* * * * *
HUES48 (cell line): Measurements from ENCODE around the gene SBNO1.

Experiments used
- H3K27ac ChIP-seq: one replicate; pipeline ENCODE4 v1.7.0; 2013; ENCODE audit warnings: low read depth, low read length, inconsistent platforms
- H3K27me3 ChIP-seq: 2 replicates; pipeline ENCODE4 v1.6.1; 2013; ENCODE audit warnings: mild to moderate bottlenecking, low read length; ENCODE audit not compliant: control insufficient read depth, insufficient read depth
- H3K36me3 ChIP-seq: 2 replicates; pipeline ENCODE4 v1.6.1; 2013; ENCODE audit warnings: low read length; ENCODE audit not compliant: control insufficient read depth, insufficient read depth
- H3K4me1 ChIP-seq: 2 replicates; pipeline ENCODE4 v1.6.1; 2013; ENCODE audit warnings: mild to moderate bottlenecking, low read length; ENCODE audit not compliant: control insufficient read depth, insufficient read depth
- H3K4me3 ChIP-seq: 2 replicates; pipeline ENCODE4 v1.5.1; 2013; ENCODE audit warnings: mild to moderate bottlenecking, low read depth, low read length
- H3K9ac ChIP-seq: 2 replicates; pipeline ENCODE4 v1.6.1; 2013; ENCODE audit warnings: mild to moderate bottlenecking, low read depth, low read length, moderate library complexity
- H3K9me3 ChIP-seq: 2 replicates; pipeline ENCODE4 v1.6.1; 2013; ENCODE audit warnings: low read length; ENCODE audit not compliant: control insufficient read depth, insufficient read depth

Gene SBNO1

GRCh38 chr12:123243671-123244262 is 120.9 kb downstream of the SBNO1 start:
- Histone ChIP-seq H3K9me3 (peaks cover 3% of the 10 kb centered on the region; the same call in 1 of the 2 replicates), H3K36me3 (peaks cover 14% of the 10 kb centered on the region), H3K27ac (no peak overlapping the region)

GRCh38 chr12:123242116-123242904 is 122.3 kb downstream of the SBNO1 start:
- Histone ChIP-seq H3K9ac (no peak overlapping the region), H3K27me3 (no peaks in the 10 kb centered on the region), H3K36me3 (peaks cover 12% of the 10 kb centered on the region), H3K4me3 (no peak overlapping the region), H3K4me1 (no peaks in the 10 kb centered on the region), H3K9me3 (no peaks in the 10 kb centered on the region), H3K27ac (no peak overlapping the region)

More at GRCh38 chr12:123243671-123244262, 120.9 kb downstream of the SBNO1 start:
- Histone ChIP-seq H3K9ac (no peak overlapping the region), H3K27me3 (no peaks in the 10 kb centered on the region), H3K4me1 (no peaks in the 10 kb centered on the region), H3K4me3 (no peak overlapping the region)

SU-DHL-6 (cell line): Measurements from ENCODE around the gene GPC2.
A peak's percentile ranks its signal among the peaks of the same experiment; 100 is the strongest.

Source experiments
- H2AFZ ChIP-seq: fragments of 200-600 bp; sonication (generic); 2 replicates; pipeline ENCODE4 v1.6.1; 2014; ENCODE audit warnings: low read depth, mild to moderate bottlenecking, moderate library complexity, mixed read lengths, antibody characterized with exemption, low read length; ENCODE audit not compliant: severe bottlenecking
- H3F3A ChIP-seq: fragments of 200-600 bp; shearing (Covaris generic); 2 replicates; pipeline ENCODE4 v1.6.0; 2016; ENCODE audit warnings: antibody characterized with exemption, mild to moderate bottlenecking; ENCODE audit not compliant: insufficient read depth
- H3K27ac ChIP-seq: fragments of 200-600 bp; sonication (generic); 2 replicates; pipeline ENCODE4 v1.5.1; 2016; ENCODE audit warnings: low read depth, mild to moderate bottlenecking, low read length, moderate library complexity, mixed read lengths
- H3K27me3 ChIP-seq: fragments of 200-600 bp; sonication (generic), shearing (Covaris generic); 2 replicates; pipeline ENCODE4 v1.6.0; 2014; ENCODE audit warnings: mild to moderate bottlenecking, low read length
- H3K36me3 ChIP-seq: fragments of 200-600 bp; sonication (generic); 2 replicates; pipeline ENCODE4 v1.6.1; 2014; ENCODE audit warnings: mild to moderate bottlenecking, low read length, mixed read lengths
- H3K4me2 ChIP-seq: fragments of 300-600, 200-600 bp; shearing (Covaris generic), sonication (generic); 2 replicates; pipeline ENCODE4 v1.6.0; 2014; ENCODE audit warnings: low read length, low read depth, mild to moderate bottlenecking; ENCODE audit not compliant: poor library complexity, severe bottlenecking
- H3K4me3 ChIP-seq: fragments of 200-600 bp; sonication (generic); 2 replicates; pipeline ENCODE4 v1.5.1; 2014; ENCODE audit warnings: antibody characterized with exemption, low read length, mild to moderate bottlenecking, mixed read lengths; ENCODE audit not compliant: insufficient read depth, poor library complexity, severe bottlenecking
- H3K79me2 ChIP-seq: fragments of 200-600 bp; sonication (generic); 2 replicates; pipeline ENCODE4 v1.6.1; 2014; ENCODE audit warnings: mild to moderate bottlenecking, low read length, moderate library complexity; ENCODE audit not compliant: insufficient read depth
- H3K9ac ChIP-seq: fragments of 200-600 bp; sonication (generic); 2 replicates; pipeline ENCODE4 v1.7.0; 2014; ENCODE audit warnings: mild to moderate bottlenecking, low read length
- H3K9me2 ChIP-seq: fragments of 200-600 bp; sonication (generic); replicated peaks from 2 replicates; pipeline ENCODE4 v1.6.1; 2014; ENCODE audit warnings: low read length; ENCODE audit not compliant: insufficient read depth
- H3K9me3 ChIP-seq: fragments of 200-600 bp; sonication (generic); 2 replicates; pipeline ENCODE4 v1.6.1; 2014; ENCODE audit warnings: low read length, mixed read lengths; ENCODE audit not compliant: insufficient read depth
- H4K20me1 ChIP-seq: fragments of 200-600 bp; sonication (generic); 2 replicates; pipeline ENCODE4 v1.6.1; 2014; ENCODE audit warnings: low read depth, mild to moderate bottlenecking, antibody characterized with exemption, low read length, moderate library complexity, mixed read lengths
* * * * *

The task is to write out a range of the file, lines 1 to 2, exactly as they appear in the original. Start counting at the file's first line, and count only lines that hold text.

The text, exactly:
HUES48 (cell line): Measurements from ENCODE around the gene SBNO1.

Experiments used